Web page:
This weekend (17th – 19th March) I embarked on a 3-day training hike session, with the aim to cover 27 miles – the distance I will hike in 14 hours (!) when I do the Pure Challenge Peak District Six Dales event on Sat 24th June 2017 (now only 14 weeks / 98 days away).
Day 1 (Friday) – I’d worked out (using Map My Run) a gently undulating 10-mile linear route for today. A few fine gravel paths, but mainly on good ol’ tarmac / flagstone footpaths. I’d return back to the start by bus. I finished work at 11.30am, had a light lunch, packed my rucksack with Soft Mints, a litre of water, my trusty mp3 player & headphones, and a full McDonald’s coffee loyalty card #BlackWithASplash
I felt a tad apprehensive before I started out. Ten miles is a long way for me – and 4hrs (the time I’d estimated it would take me) is a very long time to be doing the same thing. I try not to even think about 27 miles. I’d had my usual busy week at work and was feeling less than refreshed. The weather forecast was for rain – and sure enough as I started out, so did the rain!
The first six miles were all a steady slight incline. I was only 45 mins into the walk and already bored and fed up. I am fully aware that my attention span is short; I get bored easily; and admit I struggle to stay ‘in the moment’ and mindful when walking. However, these training hikes are a good way for me to try out lots of different distractions, which I’ll need to employ during the Six Dales hike.
As I was having the usual “I’m gonna give up / No, don’t give up” conversation in my head, I passed a parked car. Nothing unusual about that… except I saw that this one had large plastic eyelashes attached to it’s headlights. I smiled to myself as I thought of my work colleague Krystal, who loves her false eyelashes. I let my mind wander back to work and some of the fun banter and encouraging stories I’d heard from clients in the past week. Exercise really does improve your health. I continued walking up the hill.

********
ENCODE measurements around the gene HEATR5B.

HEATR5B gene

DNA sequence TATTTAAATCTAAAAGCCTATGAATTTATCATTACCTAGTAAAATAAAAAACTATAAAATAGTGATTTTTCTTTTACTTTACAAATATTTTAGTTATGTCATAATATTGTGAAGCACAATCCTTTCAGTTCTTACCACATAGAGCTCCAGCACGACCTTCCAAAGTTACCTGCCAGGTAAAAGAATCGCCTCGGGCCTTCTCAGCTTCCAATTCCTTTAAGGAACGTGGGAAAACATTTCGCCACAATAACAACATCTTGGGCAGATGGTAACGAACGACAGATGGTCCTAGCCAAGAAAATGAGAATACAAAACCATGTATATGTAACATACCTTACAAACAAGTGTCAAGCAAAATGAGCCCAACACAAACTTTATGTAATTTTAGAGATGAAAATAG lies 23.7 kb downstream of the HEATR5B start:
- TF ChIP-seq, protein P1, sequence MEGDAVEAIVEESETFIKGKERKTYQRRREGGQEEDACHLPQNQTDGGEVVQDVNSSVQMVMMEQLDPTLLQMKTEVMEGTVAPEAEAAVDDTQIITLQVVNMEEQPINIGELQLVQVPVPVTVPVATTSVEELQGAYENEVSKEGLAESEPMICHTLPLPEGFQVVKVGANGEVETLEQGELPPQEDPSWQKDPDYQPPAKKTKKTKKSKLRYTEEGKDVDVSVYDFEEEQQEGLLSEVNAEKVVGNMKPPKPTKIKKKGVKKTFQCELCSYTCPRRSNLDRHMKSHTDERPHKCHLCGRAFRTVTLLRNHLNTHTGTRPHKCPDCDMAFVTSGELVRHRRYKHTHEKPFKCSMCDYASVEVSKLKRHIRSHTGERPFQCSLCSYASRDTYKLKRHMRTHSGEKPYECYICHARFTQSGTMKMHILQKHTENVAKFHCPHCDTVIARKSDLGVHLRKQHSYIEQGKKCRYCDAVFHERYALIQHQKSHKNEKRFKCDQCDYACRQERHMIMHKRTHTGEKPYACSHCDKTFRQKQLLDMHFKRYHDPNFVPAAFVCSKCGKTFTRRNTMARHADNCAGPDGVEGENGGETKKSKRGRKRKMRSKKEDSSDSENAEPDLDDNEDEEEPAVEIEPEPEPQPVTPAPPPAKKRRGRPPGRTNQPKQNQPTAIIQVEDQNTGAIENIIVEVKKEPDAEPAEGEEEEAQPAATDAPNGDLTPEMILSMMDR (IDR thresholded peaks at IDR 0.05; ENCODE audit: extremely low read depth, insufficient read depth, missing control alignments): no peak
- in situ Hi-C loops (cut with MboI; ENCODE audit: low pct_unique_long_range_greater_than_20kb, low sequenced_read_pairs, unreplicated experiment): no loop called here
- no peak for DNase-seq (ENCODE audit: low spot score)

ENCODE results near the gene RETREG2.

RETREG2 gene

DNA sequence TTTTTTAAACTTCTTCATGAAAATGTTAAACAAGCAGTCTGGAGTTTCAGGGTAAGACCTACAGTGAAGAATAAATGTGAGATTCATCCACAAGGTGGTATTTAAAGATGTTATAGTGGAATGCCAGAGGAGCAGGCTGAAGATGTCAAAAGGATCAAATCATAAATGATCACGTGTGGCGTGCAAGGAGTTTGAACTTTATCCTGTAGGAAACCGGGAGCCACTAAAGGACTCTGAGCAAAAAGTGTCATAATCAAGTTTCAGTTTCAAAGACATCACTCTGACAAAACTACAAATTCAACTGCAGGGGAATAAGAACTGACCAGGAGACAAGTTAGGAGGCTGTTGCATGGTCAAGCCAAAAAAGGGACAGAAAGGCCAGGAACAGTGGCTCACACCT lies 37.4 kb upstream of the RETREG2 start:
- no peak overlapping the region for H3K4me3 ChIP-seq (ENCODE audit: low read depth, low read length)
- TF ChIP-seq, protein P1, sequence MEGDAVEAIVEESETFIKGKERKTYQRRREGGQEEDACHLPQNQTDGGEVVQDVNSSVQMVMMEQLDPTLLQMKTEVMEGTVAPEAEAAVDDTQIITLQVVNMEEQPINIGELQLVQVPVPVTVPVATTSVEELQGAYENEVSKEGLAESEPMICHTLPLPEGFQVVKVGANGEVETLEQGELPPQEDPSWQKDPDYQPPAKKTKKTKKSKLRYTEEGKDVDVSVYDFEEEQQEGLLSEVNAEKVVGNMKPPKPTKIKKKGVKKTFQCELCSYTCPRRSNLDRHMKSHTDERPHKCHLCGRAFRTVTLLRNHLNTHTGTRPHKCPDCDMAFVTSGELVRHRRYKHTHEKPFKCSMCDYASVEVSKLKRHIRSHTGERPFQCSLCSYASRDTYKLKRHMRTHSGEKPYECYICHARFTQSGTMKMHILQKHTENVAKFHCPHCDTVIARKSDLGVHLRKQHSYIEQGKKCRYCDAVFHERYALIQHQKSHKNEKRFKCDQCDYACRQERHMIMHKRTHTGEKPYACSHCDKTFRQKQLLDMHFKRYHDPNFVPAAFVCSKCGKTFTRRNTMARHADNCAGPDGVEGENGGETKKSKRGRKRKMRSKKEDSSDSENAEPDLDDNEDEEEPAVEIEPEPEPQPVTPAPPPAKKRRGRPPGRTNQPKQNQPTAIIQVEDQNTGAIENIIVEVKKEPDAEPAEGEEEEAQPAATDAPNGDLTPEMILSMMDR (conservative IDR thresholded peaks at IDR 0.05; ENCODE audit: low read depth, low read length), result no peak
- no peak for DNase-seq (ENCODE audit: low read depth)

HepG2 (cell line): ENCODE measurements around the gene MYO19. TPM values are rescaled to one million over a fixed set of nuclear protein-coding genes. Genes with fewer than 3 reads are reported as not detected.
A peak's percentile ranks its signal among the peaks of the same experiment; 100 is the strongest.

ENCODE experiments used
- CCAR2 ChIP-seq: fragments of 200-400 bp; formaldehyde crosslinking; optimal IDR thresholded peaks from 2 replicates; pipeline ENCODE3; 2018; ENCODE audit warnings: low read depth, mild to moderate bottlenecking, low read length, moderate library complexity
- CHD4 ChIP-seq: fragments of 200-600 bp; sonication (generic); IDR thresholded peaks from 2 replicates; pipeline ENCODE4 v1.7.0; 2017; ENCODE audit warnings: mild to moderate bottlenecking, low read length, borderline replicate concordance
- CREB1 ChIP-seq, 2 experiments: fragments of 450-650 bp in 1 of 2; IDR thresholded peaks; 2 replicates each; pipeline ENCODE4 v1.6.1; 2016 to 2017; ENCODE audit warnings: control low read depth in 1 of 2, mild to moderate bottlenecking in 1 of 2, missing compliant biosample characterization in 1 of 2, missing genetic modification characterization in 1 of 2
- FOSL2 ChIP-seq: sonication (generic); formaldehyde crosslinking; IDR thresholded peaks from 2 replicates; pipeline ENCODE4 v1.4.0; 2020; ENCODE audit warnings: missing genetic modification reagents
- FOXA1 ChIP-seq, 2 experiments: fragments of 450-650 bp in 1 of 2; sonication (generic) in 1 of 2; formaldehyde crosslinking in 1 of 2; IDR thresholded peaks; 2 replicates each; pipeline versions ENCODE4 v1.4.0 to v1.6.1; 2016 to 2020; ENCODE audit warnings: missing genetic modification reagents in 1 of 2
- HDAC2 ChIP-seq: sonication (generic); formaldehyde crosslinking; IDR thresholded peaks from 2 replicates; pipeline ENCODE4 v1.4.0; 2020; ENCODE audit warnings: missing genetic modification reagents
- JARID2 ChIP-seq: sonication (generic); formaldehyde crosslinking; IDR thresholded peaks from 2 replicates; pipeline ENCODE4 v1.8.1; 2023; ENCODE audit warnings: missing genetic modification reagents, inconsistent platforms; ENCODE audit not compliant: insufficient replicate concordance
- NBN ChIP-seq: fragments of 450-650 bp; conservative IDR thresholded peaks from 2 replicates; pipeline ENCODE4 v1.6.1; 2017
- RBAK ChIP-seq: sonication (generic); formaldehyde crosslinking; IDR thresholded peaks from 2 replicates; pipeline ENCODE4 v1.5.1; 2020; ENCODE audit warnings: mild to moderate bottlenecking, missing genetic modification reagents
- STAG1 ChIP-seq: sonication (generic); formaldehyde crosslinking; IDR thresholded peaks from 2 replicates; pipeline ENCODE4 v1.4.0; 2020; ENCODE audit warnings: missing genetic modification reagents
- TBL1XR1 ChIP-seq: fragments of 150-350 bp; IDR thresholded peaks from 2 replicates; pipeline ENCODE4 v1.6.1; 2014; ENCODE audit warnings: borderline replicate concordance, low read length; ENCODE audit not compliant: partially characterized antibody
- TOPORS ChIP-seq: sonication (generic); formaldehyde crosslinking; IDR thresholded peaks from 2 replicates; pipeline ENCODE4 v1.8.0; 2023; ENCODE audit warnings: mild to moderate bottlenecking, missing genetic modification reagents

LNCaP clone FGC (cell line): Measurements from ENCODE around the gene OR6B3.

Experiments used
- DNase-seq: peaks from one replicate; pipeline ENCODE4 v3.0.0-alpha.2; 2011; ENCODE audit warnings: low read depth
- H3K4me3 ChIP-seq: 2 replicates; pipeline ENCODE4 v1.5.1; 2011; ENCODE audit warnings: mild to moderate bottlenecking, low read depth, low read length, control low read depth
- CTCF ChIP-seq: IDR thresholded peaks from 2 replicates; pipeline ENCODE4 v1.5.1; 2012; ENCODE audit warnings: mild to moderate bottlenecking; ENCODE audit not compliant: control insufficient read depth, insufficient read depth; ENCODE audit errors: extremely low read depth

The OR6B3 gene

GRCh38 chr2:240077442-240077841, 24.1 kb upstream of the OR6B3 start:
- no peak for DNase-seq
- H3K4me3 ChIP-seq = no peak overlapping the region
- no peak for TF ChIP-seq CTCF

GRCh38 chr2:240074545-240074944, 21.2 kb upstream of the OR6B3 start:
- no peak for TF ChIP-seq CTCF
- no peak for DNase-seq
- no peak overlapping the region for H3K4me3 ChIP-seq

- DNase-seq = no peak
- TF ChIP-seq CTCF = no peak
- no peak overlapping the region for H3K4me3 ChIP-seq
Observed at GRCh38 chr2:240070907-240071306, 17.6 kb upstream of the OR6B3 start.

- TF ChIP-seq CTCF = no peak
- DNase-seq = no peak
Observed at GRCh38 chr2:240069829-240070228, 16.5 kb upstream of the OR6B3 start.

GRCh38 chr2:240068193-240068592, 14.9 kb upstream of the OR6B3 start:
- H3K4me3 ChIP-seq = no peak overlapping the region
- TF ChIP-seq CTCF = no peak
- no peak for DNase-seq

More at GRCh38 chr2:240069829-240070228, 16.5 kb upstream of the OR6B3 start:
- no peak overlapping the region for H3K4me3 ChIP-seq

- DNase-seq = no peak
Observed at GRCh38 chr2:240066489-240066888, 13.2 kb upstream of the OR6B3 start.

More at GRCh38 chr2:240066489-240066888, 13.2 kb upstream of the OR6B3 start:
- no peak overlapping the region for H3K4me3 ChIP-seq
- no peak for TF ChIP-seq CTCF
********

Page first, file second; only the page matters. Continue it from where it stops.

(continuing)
1hr 15 mins into the walk and I was struggling mentally again. Next distraction: a man walked past me who smelt absolutely gorgeous!! I even turned round after he’d passed me to enjoy the lingering odour! Once again I let my mind wander to other nice smells I enjoy and the memories they provoke: creosote; hot crusty bread; salt sea spray – easy to imagine in the rain!
By this time I was making good progress. I actually started to relax into the walk, telling myself that after 2hrs of walking, I was over halfway and nearer to the end than the start. I was still going slightly uphill though, and my legs and upper back were starting to ache. I reached for my trusty mp3 player – old fashioned I know, but hey. Headphones on (but not loud enough to lose awareness of my surroundings), I listened to my playlist.
A-ha came on with their track “Shapes that go together“. Singing out loud (quietly!!) I found myself singing the line “I walked 25 miles to hold you, just to find you moved away” (2:34 into song). This made me laugh out loud!! I imagined what I’d do / think / say if I’d just walked 25 miles to see someone and they weren’t in when I arrived!
Focusing on all my senses – sight, taste, touch, hearing and smell – proved a good way of creating a distraction for me. So as well as taking my mp3 with me on the 24/6, I’ll take some old photos, some perfume samples and some tasty treats. I’ll also be looking around me on the hike to see what other distractions I can use.
By now I’d reached the 6-mile point and was looking forward to some downhill gradient. I was becoming aware that I needed a wee. Now I’ve been told several times about a product called the ‘She-Wee‘ but have never followed up on the info and purchased said product. No discreet bushes or trees around, so I needed a fairly short detour to a public toilet. I found one and all was well.
However I made the near-fatal mistake of sitting down for my wee. BIG MISTAKE. The relief of sitting down went through my whole body. It felt SO good. Twenty minutes later… Oops, I think I’d better get up and finish this walk!
My legs had stiffened up somewhat, but I told myself they would loosen up and settle back into their stride after 5-10 minutes. Half an hour later, having done a further mile, I was in pain with my right hip. I stopped and stretched my glutes, quads, hamstrings & lower back muscles then carried on. Another half mile and I was in tears with the pain.
I always struggle with the dilemma of stopping a training session early. Am I just making excuses to stop, would I be ok if I just pushed on through, or should I stop and not risk (further) injury? I paused for a minute or two and considered my options. I decided to walk (hobble!) to the nearest bus stop and head back home.